Living cross-culturally has it’s challenges (which is part of what makes it so exciting!). One is that often you are living life by different rules – how to dress, speak, interact with others, the list goes on and on. The difficulty here in Lebanon is that it seems like there are several sets of rules all being followed at the same time, depending on the context and on the people we are with. There is a very Middle Eastern set of rules, but there is also a huge Western influence… a little French, a little American. This mix is very uniquely Lebanese. But sometimes it makes it hard to know which rules we need to follow at any given moment!
Last night Caleb was up at a conference and I was home by myself when the doorbell rang. I looked through the peep-hole and the plumber who fixed our hot water heater this weekend was at the door to drop off a receipt. Now I hadn’t actually met him or had any interaction with him – I was busy when he was here fixing the water – so I wasn’t sure what kind of person he was, or what set of rules I should expect him to follow.
I quickly, mentally ran through my options. I could pretend no one was home. But that seemed so rude, especially because Caleb was expecting him to come by that day with the receipt. Second option, I could just open the door and greet him. But if he is a very traditional or conservative man, this could be a bad idea, me being a woman at home alone. It could be inappropriate or offensive or shameful or any number of things. The last option I thought of very quickly would be to shout out “who is it?” and tell him through the closed door that Caleb wasn’t home so I wouldn’t open the door. But if he wasn’t super traditional, and he knows we are foreigners, that could be offensive to him, especially since he came out of his way to bring us a receipt which is not necessarily common.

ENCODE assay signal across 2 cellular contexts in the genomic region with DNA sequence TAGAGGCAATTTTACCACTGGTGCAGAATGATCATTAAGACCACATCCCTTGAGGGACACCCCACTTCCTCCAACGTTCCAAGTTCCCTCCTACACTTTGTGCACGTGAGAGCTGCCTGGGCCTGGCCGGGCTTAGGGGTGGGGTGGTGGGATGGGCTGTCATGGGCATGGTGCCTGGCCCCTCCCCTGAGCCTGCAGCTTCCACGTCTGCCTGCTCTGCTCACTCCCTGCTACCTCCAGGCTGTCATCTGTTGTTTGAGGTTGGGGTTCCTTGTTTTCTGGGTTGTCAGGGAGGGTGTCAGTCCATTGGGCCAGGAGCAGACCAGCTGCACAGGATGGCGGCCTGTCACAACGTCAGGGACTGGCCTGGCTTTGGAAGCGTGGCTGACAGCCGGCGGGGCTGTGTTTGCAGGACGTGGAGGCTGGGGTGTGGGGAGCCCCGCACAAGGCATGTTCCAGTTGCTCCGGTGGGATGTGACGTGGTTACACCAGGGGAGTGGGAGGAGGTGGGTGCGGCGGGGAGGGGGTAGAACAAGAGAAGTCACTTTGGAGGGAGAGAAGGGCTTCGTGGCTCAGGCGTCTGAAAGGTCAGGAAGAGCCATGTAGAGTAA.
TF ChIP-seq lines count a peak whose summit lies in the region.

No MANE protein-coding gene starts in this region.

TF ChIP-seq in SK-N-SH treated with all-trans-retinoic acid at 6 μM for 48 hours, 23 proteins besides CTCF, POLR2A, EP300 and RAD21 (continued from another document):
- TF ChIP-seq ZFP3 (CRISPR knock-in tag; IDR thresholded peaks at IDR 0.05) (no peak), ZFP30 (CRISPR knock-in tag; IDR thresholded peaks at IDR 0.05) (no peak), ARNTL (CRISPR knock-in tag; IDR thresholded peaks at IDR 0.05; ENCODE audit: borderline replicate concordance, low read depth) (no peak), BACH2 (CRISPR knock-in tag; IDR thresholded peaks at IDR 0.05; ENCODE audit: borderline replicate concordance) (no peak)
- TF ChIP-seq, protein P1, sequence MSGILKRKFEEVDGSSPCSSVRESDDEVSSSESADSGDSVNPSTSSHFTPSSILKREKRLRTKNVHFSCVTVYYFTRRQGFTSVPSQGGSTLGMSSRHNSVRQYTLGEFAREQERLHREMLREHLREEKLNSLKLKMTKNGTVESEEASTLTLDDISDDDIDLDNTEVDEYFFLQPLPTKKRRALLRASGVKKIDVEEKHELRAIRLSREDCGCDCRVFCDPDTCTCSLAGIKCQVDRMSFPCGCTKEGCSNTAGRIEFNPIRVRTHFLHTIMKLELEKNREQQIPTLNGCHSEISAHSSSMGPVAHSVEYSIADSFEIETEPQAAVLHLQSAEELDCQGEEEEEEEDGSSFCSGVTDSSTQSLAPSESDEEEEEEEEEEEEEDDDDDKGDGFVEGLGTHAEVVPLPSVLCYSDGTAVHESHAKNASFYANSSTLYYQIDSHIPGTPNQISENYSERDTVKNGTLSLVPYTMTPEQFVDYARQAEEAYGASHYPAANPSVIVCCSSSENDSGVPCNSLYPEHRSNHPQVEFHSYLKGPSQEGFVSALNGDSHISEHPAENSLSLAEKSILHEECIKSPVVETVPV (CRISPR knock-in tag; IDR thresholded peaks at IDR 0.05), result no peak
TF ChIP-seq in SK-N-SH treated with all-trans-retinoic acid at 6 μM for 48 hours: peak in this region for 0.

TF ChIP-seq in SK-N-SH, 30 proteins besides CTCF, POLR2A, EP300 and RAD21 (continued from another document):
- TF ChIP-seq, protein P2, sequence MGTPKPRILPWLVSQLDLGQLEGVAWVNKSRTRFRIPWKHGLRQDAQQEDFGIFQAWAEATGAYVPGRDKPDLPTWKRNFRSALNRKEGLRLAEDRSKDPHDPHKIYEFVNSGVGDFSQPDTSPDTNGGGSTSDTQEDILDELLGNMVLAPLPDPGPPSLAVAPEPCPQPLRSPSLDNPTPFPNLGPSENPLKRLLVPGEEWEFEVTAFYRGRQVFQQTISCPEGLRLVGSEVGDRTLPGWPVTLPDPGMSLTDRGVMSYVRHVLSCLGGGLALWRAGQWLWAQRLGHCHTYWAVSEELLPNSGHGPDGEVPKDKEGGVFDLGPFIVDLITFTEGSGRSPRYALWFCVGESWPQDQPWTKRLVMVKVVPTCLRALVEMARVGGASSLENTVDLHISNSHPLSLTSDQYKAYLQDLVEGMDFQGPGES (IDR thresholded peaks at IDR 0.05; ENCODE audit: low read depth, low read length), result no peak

So in that split second I decided to just open the door. I cracked it just a bit, and when he saw me he got this shocked look on his face and took two steps back away from the door. Stink, I might have made the wrong choice. But he was very polite, explained who he was, asked how the hot water was working, gave me the receipt, asked me to give my greetings to “Mr. Kable,” and left. I have no idea if I should have opened the door or not. Not sure if I will ever know what the rules of the game were in that particular moment and if I played correctly or not… but I spent the rest of the evening trying to figure it out! Ah, the joys and confusion of cross-cultural life!
posted by: nicolette